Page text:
Abstract : The catalytic monoclonal antibody 9A8 (MA 9A8), antiidiotypic to the antibody AE-2 (MA AE2) produced to the active site of acetyl cholinesterase from human erythrocytes, was subjected to a structure-function study. The specific binding of MA 9A8 to MA AE2 (K 2.26 x 10(9) M-1) was shown by the method of surface plasmon resonance, and the functional activity of MA 9A8 was demonstrated. Unlike acetyl cholinesterase, this antibody specifically reacted with the irreversible phosphonate inhibitors of esterases. A peptide map of MA 9A8 was analyzed by MALDI mass spectrometry. The Ser99 residue of its heavy chain was shown to be within the active site of the catalytic antibody. A computer modeling of the MA 9A8 active site suggested the existence of a catalytic dyad formed by Ser99 and His35. A comparison of the tertiary structures of the MA 9A8 and the 17E8 monoclonal antibody, which also exhibited an esterase activity and was produced to the stable analogue of the reaction transition state, indicated a practically complete coincidence of the structures of their presumed active sites.
ESTHER : Aleksandrova_2002_Bioorg.Khim_28_118
PubMedSearch : Aleksandrova_2002_Bioorg.Khim_28_118
PubMedID: 11962233

Title : Antibody proteases: induction of catalytic response - Gabibov_2002_Biochemistry.(Mosc)_67_1168
Author(s) : Gabibov AG , Friboulet A , Thomas D , Demin AV , Ponomarenko NA , Vorobiev, II , Pillet D , Paon M , Alexandrova ES , Telegin GB , Reshetnyak AV , Grigorieva OV , Gnuchev NV , Malishkin KA , Genkin DD
Ref : Biochemistry (Mosc) , 67 :1168 , 2002
Abstract : Most of the data accumulated throughout the years on investigation of catalytic antibodies indicate that their production increases on the background of autoimmune abnormalities. The different approaches to induction of catalytic response toward recombinant gp120 HIV-1 surface protein in mice with various autoimmune pathologies are described. The peptidylphosphonate conjugate containing structural part of gp120 molecule is used for reactive immunization of NZB/NZW F1, MRL, and SJL mice. The specific modification of heavy and light chains of mouse autoantibodies with Val-Ala-Glu-Glu-Glu-Val-PO(OPh)2 reactive peptide was demonstrated. Increased proteolytic activity of polyclonal antibodies in SJL mice encouraged us to investigate the production of antigen-specific catalytic antibodies on the background of induced experimental autoimmune encephalomyelitis (EAE). The immunization of autoimmune-prone mice with the engineered fusions containing the fragments of gp120 and encephalitogenic epitope of myelin basic protein (MBP(89-104)) was made. The proteolytic activity of polyclonal antibodies isolated from the sera of autoimmune mice immunized by the described antigen was shown. Specific immune response of SJL mice to these antigens was characterized. Polyclonal antibodies purified from sera of the immunized animals revealed proteolytic activity. The antiidiotypic approach to raise the specific proteolytic antibody as an "internal image" of protease is described. The "second order" monoclonal antibodies toward subtilisin Carlsberg revealed pronounced proteolytic activity.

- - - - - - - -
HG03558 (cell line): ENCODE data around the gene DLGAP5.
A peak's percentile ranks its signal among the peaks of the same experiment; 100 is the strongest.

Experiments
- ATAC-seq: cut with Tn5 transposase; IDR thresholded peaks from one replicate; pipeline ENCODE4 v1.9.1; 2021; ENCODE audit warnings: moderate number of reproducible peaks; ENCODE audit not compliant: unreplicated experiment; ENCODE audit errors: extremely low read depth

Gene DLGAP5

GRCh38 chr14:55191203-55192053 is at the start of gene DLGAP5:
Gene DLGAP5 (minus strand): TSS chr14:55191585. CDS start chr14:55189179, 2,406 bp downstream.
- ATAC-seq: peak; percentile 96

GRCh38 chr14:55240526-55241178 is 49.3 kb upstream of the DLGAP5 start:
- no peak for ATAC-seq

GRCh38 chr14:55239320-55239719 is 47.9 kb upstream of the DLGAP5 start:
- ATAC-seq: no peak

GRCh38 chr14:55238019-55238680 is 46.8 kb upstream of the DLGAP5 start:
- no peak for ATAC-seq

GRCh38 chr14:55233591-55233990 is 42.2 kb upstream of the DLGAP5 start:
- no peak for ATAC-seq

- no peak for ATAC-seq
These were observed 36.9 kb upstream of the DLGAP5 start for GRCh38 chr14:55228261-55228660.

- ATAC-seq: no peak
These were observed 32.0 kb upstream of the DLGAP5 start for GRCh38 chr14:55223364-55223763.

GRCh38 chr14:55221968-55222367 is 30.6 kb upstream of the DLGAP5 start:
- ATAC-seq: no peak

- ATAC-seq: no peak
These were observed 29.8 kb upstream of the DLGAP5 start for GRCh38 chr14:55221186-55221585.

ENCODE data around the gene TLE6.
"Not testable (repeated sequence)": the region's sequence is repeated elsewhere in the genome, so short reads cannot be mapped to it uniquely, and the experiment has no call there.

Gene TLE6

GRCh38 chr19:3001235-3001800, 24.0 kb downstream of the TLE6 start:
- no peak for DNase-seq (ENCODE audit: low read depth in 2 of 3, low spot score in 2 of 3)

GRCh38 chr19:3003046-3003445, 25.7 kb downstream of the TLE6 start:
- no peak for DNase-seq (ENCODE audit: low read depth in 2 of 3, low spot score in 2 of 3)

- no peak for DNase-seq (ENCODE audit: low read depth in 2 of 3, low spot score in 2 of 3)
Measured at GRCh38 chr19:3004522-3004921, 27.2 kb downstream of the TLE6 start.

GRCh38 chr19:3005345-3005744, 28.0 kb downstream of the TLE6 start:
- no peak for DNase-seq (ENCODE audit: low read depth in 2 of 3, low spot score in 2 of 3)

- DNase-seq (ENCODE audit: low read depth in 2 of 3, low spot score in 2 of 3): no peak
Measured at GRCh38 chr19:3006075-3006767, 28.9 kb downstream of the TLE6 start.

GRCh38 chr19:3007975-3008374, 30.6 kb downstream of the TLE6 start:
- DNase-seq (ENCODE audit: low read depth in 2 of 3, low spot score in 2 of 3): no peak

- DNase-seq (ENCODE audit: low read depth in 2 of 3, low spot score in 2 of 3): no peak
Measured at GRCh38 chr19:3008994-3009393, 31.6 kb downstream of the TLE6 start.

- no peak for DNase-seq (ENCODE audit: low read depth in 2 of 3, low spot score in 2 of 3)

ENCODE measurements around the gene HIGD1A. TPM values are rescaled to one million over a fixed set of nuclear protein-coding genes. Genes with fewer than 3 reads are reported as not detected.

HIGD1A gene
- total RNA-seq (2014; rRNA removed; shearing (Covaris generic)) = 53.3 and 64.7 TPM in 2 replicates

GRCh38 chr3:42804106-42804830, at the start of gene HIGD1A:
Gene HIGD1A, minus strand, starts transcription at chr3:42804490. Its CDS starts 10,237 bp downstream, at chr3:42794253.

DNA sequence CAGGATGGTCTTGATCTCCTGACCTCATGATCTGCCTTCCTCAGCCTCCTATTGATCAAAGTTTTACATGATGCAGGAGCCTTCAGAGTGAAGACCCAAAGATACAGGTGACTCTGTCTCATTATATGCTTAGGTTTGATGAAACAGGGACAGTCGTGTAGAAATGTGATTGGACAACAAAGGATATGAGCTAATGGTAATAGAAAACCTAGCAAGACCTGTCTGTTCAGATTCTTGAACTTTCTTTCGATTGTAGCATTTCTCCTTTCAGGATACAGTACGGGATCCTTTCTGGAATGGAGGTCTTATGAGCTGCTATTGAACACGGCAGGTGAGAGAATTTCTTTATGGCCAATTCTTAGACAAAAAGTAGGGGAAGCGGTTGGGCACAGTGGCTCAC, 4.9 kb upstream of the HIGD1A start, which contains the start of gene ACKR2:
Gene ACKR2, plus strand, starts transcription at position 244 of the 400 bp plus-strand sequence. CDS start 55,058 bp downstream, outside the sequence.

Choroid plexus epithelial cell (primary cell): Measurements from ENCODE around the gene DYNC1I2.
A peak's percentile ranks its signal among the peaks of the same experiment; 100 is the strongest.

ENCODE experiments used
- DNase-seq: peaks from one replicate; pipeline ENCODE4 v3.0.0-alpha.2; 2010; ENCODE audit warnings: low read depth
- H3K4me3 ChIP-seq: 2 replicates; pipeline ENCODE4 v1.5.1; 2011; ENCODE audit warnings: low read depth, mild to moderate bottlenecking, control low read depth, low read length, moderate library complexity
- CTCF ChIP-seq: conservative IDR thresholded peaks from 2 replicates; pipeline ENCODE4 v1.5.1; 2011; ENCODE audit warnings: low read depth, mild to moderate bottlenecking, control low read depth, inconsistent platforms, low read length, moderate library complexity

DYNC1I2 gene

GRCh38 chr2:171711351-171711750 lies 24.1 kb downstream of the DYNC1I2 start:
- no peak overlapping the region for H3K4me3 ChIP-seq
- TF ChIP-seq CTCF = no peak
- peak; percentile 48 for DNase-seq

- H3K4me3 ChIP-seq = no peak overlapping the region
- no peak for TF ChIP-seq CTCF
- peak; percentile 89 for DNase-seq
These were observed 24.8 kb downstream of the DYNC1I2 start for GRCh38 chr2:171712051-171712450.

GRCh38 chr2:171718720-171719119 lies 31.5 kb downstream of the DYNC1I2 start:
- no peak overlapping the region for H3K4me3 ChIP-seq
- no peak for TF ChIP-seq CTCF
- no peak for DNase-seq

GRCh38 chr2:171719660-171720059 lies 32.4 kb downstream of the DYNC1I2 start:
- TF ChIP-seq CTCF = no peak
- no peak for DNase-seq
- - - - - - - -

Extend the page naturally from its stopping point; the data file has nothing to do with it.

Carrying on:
ESTHER : Gabibov_2002_Biochemistry.(Mosc)_67_1168
PubMedSearch : Gabibov_2002_Biochemistry.(Mosc)_67_1168
PubMedID: 12460115

Title : Catalysis of esterolytic reactions by the anti-idiotypic antibody against human erythrocyte acetylcholinesterase -
Author(s) : Alexandrova ES , Koralewski F , Titov MI , Demin AV , Ignatova AN , Kozyr AV , Kolesnikov AV , Tramontano A , Paul S , Thomas D , Gabibov AG , Friboulet A
Ref : Dokl Biochem Biophys , 377 :75 , 2001
PubMedID: 11712155

Title : Enzyme mimicry by the antiidiotypic antibody approach - Kolesnikov_2000_Proc.Natl.Acad.Sci.U.S.A_97_13526
Author(s) : Kolesnikov AV , Kozyr AV , Alexandrova ES , Koralewski F , Demin AV , Titov MI , Avalle B , Tramontano A , Paul S , Thomas D , Gabibov AG , Friboulet A
Ref : Proc Natl Acad Sci U S A , 97 :13526 , 2000
Abstract : The concept of "internal image" of antiidiotypic antibodies has provided the basis for eliciting catalytic antibodies. A monoclonal IgM 9A8 that was obtained as an antiidiotype to AE-2 mAb, a known inhibitor of acetylcholinesterase, displayed esterolytic activity. Study of recombinant Fab fragments and separate light and heavy chains of 9A8 confirmed that the antibody variable domain encodes the catalytic function, whereas neither part of the primary sequence of the Fab exhibited homology with the enzyme. The specific modification of the 9A8 variable domain by an active site-directed covalent inhibitor revealed the presence of an active site Ser residue. A three-dimensional modeling suggests the existence of a functional catalytic dyad Ser-His. Comparison of active sites of 9A8 and 17E8 esterolytic abzyme raised against transition-state analog revealed structural similarity although both antibodies were elicited by two different approaches.